It has been widely believed, based on a number of anatomical, physiological and psychophysical findings, that the human visual cortex initially analyzes spatial patterns independently of their movements, but Nishida's observations provide strong evidence against this basic hypothesis.
The new work utilized a visual illusion called multi-slit viewing, first reported in the 1970s. During this illusion, a pattern presented through stationary multiple slits becomes clearly visible when the pattern moves behind the slits. Two lines of evidence from the multi-slit viewing experiments support the conclusion that early motion processing indeed contributes to pattern perception. First, Nishida found that pattern perception is more impaired by a mask or adaptation stimulus moving in the same direction as the pattern than it is by one moving in the opposite direction. In the history of psychophysics, such direction selectivity of the masking and adaptation effects has been regarded as strong evidence of the involvement of motion-based mechanisms, and the new findings now demonstrate that this selectivity affects pattern perception. Second, the research shows that during multi-slit viewing, observers can see fine spatial components that are theoretically impossible to recover without the aid of motion information.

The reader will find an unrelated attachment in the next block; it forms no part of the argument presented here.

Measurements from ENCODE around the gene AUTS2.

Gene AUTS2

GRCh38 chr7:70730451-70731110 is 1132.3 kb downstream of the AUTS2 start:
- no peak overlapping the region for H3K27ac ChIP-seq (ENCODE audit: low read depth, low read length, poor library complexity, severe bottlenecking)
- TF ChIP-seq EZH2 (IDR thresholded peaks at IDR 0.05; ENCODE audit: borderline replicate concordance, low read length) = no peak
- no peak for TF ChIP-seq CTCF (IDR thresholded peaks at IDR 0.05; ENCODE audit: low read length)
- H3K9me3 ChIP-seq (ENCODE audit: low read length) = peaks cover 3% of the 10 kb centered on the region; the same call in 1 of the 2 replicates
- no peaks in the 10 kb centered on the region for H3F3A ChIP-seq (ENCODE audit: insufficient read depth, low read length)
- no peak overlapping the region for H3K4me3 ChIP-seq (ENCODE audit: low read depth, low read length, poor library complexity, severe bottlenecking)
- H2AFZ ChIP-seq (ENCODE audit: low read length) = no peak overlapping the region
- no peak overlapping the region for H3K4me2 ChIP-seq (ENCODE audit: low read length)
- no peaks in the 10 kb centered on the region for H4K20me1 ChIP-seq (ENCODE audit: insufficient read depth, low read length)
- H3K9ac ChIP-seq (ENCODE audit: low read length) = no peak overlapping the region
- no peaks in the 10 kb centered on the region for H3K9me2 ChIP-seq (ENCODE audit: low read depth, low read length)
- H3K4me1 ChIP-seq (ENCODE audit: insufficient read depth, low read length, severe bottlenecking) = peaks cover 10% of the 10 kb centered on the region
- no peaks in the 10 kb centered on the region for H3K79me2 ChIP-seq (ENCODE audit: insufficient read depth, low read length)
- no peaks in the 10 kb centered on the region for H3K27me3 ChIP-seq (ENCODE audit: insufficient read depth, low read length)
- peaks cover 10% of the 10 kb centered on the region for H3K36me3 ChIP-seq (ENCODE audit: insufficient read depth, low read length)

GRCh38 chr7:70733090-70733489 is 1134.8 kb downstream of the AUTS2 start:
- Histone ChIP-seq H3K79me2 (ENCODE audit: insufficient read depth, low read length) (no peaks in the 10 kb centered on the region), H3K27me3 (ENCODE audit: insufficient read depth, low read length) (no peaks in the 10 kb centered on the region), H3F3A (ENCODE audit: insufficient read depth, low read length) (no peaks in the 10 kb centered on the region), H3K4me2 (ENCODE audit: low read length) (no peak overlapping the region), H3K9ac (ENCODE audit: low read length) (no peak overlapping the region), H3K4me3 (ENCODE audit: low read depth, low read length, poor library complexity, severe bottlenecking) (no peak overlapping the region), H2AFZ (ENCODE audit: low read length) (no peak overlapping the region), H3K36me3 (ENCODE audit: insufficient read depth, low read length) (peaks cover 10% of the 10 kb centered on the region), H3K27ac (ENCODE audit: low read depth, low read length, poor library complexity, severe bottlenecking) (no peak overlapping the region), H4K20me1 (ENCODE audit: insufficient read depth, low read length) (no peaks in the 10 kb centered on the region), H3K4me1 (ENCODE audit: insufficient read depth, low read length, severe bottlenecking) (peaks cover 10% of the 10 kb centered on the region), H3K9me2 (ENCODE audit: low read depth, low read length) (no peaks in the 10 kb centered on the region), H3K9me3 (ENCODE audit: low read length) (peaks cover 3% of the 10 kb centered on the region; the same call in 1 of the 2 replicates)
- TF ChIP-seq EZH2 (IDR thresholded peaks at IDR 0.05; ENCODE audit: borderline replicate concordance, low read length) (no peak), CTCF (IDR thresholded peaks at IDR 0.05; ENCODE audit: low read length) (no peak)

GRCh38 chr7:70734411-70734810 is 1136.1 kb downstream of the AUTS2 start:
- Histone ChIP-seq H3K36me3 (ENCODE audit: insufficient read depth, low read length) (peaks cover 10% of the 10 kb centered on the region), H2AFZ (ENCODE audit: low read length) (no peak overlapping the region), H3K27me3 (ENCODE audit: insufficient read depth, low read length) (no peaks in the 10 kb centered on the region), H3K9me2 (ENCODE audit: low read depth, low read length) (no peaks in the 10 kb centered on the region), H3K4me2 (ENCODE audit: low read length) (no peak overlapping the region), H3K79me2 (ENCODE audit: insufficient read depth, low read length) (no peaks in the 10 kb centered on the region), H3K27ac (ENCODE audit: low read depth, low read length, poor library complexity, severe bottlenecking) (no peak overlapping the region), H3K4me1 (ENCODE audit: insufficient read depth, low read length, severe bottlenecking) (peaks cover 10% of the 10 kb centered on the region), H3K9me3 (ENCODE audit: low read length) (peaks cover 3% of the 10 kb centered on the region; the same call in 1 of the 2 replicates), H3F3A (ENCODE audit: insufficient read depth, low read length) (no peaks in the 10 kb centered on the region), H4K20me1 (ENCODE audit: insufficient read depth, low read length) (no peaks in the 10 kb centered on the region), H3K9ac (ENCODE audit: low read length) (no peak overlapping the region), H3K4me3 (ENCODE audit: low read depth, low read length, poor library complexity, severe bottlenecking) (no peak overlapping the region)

In contrast to general beliefs about how we perceive patterns, these findings indicate that the human brain uses the whole visual motion system to integrate spatial pattern information along the trajectory of motion. The work provides an answer to the question of why we can see clear patterns even when they are moving.